Martin, like you, I have concerns and quibbles about what my tax dollars support. Maybe we can work out a trade. I'll pay you, out of my own pocket, 100% of what the domestic partners benefits packages (or the vaccine bill) cost you. In turn, you would pay me 100% of what the tax-exempt status of churches in Fayette County (where I live) costs me.

After all, why should I subsidize institutions I find to be hateful, immoral, and fundamentally evil? No laws or rules anywhere should be able to compel me to this.

What do you say?

Martin Cothran said...

Art,

How does not taxing something "cost" you? It only "costs" you under the assumption that the money in someone else's pocket is really the governments in the first place and they just kindly let us have some of it--an assumption I'm having a hard time accepting, for obvious reasons.

But I've seen this assumption before. Let me guess: you're a Democrat?

One Brow said...

Um, One Brow, I hate to ask such an obvious question, but can you tell me where a public agency gets its funds?

Why from taxpayers, and in this caxe also from tuition, alumni donations, etc.. Do you think you can parse out the funds and their sources so easily? More to the point, how does this make your lie that the bill concerns taxpayer funds into a truth? A bill about taxpayer funds would mention taxpayer funding, such as a provision that the health care could not be subsidized. There is no mention of funding, just an outright ban. The evidence is the bill itself, your attempts at spin are belied by it's contents.

Art said...

Martin, when someone drives off from the gas pump without paying, it costs me.

Scofflaws are scofflaws, IMO. I don't care that some have "legalized" their status.

So, are you willing to put your money where your mouth is? (Don't worry about where your money ends up - my long-standing policy when calling out people like you is to donate the proceeds to the Lexington Hearing and Speech Center.)

Martin Cothran said...

One Brow,

You keep referring to my statement that taxpayer funds would be used to subsidize domestic partner benefits at public universities.

First, if universities are funding something, then that thing is being funded at least in part with taxpayer dollars, since that is a good part of their budgets.

But more to the point, can you tell me where in this post or in the comments I say "taxpayer dollars"? In fact, I said "public money". That includes student tuitions. Put taxpayer dollars together with student tuitions and there is most of a university's budget. Where exactly do you think the money is coming from?

Also, the bill you are referring to bars public agencies from giving domestic partner benefits, not just universities. And any other public agency than a university is almost completely funded by tax dollars.

If you want to see a lie, go look at President James Ramsey's testimony before the House Health and Welfare Committee last March where he said the University was not subsidizing their domestic partner benefits plan when, in fact, they were. A little indiscretion for which WHAS reporter Mark Hebert said he had "some 'splainin' to do."

Art said...

C'mon, Martin. Just how much money out of your own pocket are you going on about?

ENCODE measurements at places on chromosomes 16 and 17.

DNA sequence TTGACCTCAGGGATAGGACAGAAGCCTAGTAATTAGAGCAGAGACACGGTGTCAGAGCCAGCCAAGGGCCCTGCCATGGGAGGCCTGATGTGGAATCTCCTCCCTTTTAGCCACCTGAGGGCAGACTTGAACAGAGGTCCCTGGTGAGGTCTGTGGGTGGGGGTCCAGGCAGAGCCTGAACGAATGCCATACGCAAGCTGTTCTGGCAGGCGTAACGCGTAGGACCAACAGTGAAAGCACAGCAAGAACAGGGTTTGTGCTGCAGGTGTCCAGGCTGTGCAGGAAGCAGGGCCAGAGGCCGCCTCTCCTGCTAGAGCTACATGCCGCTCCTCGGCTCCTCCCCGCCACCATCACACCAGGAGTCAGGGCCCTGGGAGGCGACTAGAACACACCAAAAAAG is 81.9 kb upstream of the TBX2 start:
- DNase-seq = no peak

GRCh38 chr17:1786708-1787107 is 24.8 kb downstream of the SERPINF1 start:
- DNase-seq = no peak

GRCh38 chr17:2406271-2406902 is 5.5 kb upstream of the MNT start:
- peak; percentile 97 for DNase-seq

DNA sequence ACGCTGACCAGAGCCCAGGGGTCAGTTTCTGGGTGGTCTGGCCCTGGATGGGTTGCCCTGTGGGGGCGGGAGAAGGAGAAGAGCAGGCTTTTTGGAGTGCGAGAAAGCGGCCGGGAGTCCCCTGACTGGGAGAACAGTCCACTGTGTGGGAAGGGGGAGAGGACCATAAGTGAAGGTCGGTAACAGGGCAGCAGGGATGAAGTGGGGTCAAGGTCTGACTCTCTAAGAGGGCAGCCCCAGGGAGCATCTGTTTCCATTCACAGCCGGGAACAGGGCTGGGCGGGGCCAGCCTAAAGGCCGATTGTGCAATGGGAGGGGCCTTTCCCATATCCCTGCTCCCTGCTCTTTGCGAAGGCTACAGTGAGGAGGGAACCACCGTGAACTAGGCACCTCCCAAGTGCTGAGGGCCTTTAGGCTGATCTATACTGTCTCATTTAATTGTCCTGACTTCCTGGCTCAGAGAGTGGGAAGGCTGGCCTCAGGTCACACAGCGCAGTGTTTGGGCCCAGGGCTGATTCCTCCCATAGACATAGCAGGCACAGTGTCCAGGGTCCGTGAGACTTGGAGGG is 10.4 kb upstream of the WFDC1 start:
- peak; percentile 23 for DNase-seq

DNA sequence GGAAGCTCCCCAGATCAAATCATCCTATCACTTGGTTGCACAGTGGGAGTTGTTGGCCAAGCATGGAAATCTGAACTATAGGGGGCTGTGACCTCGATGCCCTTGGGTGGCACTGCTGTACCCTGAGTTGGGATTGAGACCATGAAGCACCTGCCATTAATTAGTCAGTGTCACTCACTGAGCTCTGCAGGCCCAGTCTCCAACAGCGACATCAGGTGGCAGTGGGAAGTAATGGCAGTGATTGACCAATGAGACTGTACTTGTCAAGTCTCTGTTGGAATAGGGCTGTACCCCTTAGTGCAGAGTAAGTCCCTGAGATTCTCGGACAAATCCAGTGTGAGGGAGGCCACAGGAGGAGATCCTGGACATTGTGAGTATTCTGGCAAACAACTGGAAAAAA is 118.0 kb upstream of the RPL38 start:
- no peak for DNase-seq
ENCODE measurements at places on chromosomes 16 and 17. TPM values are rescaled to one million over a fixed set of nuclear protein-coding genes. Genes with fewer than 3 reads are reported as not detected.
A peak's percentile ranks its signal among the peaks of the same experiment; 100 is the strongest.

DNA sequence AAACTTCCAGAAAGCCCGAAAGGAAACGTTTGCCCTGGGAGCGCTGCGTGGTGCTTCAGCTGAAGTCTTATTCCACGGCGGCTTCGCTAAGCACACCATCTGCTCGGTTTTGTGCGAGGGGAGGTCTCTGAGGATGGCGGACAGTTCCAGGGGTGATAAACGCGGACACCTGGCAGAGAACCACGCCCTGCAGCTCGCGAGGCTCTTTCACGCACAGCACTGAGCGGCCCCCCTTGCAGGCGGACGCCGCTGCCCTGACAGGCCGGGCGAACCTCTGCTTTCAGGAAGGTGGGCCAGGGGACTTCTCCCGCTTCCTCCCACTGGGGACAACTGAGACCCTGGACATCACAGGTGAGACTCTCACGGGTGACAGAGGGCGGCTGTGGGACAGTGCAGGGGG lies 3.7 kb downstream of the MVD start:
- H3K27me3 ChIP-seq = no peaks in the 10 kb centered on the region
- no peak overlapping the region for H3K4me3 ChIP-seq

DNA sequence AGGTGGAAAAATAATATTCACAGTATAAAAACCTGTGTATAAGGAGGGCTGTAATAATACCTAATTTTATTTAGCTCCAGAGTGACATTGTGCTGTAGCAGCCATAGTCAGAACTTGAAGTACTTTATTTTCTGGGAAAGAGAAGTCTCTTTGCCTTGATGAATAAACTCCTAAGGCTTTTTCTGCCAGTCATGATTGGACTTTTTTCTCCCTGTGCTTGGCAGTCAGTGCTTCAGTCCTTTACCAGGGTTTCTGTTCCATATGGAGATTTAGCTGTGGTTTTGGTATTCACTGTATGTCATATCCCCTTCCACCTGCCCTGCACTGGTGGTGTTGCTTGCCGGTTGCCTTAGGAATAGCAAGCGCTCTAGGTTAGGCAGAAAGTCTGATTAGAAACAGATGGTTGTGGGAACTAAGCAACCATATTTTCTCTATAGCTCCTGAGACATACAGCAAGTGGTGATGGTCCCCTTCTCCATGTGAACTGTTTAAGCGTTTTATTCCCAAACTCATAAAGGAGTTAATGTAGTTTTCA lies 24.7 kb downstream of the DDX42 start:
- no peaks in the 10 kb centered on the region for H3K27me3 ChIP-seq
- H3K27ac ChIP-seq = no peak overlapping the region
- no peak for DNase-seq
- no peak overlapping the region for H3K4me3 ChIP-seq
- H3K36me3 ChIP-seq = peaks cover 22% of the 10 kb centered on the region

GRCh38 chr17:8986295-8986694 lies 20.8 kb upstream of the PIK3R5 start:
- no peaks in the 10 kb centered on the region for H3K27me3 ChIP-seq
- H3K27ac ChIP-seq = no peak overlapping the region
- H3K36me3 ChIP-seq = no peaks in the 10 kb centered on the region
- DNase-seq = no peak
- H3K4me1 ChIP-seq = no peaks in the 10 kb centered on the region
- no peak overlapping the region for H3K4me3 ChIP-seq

What is so fearsome about this question?

One Brow said...

You keep referring to my statement that taxpayer funds would be used to subsidize domestic partner benefits at public universities.

Martin,

I understand why you want to keep diverting the topic in "taxpayer funds" and the like. It really makes the bill look so much better if you allow people to think that the option will be there for domesitic partners to cover the full cost of group insurance, rather than have it subsidized.

It's a shame that your diversionary tactic amount to a lie. There is no language in the bill about funds of any sort. A typcial offer of insurance options to an employee would include options like "Self", "Self and Spouse", "Family", etc., most of which are subsidized. A bill that only prevented the expenditure of taxpayer funds would allow an option for "Empolyee and Partner", where the additional expense of "Partner" was not subsidized. The bill in question forbids the option, period, under any circumstances. Since individual insurance is more expensive than group insurance, your bill actually forces an unneccesary, and IMHO spiteful, cost on domestic partners that they don't need to bear.

Do you have link to both Ramsey's testimony and to the financial documents (especially with reggard to cost/fee for the employee insurance)? I would not be surprised to see a university president lie, but I am interested in seeing the proof for it.

On a completely side note, your claim that tuition is somehow "public money" deserves only scorn and derision. You might as well claim that McDonald's customers are spending "public money". Of course, I am hesitant to add that side note, because you will no doubt now focus on that and avoid the main point completely, again.

Martin Cothran said...

One Brow,

Where did I use the expression "taxpayer funds"?

One Brow said...

Where did I use the expression "taxpayer funds"?

Sorry, "public money".

Now that that is out of the way, are you going to acknowledge that there is no provision concerning the public money in the bill, and it would forbid measures that were designed to offer the insurance and not to use public money? Can you provide evidence for your claim that domestic partner benefits were subsidized, as opposed to offered without subsidy?